Pre- and Post-Nuptial Agreements
Increasingly, PNAs are receiving respect and recognition in our courts and case after case has recognised their importance.
PNAs are not final and binding as they stand, in that courts retain overall jurisdiction to consider all the circumstances and to decide what is “fair”. However, if they are well drafted and full advice has been given to both parties, they have been described as the “magnetic factor” by the courts and given more weight than the s.25 Matrimonial Causes Act 1973 factors.
If you are thinking of marrying, and especially if it is your second marriage, you may want to consider entering into a Pre-Nuptial Agreement with your spouse. Indeed, even if you are already married these documents are useful by way of Post-Nuptial Agreements, to verify arrangements between you.
Their increasing enforceability was summarised by Lord Thorpe, who said:
“Due respect for adult autonomy suggests that, subject to proper safeguards, a carefully fashioned contract should be available as an alternative to the stress anxiety and expense of litigation.”
The key advantages of these documents are viewed as follows:
- Protection of assets: You can protect certain assets you may wish to ring-fence as “non-marital” assets, such as inherited property, family heirlooms, or property acquired before the marriage. If the pre-nuptial agreement ring-fences such property, the court is less likely to award a share of that property to the other party on divorce.
- Protection of family members: If either of you have children and/or assets from a previous relationship, a PNA can be used to try to protect the financial interests of the children by ensuring certain assets are ring-fenced for them in the pre-nuptial agreement.
- Certainty: You can both agree at the outset of your marriage how your finances are to be divided if you later separate or divorce. This could save you the uncertainty, time and stress of litigating about your finances if you do later separate. It can also save significant costs involved regarding finances in any such proceedings.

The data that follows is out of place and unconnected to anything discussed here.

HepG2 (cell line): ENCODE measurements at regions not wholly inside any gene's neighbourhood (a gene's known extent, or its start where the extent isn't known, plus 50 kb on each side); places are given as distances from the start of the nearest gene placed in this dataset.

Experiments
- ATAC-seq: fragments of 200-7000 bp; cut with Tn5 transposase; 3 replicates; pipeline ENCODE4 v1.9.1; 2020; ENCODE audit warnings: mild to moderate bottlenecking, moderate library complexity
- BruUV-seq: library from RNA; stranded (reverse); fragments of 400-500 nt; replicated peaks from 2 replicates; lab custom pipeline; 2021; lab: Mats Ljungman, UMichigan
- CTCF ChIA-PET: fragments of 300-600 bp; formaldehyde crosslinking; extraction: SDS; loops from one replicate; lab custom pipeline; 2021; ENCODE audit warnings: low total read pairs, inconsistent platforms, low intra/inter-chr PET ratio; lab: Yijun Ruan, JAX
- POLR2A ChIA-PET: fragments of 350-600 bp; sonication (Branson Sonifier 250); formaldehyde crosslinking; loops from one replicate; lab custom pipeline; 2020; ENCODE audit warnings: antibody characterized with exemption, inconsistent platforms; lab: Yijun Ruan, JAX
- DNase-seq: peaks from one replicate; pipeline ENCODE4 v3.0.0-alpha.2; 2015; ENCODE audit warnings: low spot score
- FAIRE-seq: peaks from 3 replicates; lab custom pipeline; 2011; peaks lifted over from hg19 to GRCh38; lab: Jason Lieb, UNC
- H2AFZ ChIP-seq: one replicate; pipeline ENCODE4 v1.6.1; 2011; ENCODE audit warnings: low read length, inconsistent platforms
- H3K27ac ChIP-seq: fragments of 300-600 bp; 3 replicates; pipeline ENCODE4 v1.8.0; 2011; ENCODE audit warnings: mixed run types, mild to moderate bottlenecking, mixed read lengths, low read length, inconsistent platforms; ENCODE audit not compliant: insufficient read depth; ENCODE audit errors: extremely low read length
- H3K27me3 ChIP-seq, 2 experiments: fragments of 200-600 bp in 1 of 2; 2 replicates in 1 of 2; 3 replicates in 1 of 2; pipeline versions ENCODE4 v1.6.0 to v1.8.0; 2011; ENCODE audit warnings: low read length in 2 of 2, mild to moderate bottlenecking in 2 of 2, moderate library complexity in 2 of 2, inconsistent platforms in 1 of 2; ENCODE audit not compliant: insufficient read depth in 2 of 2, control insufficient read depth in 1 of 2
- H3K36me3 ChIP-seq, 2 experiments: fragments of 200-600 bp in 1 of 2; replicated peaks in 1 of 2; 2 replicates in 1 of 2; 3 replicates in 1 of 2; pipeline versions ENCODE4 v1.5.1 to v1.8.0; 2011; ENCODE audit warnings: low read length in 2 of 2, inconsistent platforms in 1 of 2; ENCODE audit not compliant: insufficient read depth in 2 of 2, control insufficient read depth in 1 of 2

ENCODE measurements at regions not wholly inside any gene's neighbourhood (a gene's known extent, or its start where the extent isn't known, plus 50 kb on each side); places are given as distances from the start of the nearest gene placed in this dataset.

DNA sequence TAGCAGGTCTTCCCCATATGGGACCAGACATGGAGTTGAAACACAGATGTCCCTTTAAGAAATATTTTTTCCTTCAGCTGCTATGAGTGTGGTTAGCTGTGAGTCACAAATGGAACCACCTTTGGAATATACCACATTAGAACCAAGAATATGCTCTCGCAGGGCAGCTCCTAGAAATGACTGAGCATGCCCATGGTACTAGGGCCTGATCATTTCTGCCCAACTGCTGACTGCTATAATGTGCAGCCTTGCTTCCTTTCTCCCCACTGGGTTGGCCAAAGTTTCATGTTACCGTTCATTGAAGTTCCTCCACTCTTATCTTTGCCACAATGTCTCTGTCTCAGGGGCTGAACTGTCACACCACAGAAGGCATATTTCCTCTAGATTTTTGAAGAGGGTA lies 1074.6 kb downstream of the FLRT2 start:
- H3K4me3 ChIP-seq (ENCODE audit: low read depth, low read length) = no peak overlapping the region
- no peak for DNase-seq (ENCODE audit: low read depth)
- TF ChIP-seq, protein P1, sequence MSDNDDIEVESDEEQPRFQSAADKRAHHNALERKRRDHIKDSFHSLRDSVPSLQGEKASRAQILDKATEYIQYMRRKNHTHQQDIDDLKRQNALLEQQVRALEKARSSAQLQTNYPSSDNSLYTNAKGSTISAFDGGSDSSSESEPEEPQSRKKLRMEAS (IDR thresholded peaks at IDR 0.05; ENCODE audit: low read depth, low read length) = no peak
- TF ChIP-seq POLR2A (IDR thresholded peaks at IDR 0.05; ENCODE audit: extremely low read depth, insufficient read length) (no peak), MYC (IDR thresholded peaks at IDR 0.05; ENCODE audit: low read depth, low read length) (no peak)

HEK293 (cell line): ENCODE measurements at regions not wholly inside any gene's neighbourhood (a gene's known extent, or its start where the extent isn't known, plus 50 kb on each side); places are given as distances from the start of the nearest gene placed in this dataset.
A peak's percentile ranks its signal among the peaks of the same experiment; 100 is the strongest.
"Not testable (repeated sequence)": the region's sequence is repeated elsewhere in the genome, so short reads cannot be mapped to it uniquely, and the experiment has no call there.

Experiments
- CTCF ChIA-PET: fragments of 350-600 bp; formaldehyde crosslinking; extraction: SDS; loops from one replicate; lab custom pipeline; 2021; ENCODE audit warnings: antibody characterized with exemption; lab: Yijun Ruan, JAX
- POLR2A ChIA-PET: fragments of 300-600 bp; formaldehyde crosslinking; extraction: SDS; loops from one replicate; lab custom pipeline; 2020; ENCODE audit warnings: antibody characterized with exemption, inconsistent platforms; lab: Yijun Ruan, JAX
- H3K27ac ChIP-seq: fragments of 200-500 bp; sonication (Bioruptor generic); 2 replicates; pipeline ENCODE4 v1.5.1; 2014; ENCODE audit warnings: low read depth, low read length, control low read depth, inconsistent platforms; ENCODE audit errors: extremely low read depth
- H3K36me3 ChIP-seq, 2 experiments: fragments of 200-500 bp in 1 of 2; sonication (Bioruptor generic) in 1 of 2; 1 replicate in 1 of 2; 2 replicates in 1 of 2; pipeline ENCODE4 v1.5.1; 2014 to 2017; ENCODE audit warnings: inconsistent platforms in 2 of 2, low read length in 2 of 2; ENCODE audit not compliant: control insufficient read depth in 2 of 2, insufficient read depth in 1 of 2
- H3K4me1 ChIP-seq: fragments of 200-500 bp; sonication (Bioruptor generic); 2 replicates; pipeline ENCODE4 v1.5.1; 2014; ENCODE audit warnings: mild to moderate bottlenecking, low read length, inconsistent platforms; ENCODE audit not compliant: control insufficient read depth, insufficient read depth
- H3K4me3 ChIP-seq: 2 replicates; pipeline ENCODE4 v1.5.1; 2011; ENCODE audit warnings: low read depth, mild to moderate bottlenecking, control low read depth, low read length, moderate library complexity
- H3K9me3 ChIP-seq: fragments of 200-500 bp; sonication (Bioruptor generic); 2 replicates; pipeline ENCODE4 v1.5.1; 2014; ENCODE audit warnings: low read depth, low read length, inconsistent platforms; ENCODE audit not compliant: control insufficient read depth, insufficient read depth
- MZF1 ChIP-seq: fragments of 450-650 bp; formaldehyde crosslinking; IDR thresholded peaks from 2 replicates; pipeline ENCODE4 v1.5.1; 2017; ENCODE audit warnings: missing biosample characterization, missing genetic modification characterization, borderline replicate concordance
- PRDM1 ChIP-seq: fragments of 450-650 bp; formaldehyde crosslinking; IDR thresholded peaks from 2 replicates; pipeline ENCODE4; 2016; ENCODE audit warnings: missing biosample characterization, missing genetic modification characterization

- Transparency: You should each provide financial disclosure of your assets and income in the PNA, giving openness and honesty from the outset and helping you organise your finances during the marriage.
There are certain key points to bear in mind when preparing PNAs, as follows:
- Both parties must have independent legal advice;
- Full financial disclosure must be given by both parties;
- In relation to Pre-Nuptial Agreements, to have real effect the agreement must be signed no less than 21 days before the wedding;
- The agreement must not be signed under any pressure, duress or other such situation which might otherwise cause a contract to fail;
- Parties must “understand the consequences of the agreement”. They must be entered into “willingly and knowingly”.
- The PNA must be seen by the court to cover “needs” of both parties. (If it does not, it would not be upheld by the court.)
These agreements are very subjective and the question of whether or not they will bind parties will depend on the circumstances of each case. The court will consider not only how the deed was entered into and circumstances surrounding it then, but what the circumstances are at the time they are adjudicating it.
Circumstances are bound to change from time to time and the agreement must allow for change. It is strongly advisable to review them formally from time to time and update financial disclosure on each review.
Post Nuptial Agreements:
Courts have commented that these agreements tend to be made under less pressured circumstances than Pre-Nuptial Agreements, and therefore should carry more weight.
At Morrisons, we advise our clients to affirm any Pre-Nuptial Agreement with a Post Nuptial Agreement some time after the wedding, by way of initial review. It might well be appropriate to update a few things at that time, eg, if finances have changed, etc.
Updates of this nature have been held by the courts to show genuine intent to be bound by the agreement and are therefore very helpful in giving strength and certainty to the agreement.
Possible Forthcoming changes:
In early 2014 the Law Commission released a report recommending the introduction of laws whereby pre- and post- nuptial agreements would be known as “Qualifying Nuptial Agreements”. The main change proposed is to increase from 21 to 28 days the requirement of signing the agreement prior to the wedding, and to make them determinative of finances on divorce, provided they are “fair”.